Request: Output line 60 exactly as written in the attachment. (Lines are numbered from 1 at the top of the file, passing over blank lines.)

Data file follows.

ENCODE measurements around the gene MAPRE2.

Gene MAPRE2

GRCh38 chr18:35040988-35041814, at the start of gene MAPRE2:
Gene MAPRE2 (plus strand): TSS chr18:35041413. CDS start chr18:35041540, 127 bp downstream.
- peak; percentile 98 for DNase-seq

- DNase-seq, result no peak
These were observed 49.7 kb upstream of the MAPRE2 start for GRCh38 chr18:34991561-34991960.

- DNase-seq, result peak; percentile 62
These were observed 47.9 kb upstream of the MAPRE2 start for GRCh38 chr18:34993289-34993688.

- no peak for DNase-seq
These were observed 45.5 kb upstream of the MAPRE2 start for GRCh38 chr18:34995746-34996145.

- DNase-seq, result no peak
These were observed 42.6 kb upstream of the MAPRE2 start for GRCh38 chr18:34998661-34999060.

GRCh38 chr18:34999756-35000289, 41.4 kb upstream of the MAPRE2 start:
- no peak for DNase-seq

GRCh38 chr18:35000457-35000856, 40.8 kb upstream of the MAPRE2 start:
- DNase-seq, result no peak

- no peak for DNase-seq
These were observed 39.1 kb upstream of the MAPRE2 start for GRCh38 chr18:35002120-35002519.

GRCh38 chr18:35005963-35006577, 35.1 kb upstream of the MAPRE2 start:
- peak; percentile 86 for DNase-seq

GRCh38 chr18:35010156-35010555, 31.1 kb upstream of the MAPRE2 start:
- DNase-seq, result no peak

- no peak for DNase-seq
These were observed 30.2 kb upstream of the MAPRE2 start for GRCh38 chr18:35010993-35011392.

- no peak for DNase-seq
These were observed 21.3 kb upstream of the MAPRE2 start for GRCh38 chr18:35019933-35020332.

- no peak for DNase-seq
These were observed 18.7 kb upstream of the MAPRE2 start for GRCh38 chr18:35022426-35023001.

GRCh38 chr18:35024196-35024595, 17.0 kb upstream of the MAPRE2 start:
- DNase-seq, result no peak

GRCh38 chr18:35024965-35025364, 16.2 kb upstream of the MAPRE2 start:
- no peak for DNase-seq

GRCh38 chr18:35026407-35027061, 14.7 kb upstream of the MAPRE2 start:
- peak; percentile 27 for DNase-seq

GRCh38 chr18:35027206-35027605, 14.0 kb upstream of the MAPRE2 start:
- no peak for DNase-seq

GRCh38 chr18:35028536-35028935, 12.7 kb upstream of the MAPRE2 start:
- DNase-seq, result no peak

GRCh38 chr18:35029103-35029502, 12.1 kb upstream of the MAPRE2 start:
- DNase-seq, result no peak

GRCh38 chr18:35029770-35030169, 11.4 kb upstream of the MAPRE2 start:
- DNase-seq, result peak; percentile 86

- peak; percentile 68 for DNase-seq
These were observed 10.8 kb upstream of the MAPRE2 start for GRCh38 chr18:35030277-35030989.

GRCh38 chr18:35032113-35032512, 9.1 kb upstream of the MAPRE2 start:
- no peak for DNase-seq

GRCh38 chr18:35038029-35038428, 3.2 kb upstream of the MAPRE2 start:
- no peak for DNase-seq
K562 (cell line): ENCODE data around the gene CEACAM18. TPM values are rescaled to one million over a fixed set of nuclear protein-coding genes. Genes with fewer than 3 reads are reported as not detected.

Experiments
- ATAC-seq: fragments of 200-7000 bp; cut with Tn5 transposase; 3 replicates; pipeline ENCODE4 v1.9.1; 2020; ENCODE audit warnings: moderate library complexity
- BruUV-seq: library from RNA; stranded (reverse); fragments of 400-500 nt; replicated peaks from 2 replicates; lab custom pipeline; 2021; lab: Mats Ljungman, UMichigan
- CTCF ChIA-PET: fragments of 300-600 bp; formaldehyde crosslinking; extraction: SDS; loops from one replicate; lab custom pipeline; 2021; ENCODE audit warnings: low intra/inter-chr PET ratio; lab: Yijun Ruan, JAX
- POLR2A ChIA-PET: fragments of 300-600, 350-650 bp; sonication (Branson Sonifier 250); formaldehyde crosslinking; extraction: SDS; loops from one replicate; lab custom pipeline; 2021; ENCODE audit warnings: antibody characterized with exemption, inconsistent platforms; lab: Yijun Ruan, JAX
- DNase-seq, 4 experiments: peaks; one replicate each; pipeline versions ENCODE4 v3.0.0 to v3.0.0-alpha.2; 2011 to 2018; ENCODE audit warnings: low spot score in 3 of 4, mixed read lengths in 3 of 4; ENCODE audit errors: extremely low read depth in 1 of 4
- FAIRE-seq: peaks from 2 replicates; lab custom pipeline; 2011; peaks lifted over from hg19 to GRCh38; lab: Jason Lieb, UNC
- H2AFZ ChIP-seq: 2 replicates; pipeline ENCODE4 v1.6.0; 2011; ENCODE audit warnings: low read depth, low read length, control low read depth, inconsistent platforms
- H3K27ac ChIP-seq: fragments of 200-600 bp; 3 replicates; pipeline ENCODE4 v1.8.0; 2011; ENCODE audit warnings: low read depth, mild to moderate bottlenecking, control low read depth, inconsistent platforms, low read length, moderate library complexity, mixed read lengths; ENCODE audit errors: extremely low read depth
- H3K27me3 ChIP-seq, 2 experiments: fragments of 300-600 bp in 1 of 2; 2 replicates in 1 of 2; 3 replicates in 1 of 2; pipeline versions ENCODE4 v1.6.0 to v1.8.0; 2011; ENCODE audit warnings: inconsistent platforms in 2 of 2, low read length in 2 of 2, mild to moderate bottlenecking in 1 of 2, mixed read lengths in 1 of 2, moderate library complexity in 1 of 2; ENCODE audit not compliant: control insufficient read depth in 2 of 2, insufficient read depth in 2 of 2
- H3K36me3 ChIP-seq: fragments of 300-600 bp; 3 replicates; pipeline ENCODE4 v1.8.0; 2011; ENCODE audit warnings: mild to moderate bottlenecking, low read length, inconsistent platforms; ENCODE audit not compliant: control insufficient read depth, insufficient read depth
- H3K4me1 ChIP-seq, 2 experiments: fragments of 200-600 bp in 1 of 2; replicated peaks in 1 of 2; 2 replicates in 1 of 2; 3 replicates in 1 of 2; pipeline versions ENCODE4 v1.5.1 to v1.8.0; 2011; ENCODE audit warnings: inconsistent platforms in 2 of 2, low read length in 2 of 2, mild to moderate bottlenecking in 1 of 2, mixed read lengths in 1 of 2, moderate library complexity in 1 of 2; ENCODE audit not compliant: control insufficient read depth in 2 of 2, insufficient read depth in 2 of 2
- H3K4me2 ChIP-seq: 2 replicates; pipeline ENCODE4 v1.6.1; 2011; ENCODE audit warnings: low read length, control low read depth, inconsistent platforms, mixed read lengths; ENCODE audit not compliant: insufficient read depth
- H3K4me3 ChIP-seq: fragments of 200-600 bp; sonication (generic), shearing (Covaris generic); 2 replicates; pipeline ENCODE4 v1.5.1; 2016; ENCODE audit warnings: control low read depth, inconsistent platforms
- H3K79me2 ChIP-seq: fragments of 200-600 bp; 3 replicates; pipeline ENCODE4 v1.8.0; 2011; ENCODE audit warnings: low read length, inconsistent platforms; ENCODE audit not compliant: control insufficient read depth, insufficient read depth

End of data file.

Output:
- H3K27me3 ChIP-seq, 2 experiments: fragments of 300-600 bp in 1 of 2; 2 replicates in 1 of 2; 3 replicates in 1 of 2; pipeline versions ENCODE4 v1.6.0 to v1.8.0; 2011; ENCODE audit warnings: inconsistent platforms in 2 of 2, low read length in 2 of 2, mild to moderate bottlenecking in 1 of 2, mixed read lengths in 1 of 2, moderate library complexity in 1 of 2; ENCODE audit not compliant: control insufficient read depth in 2 of 2, insufficient read depth in 2 of 2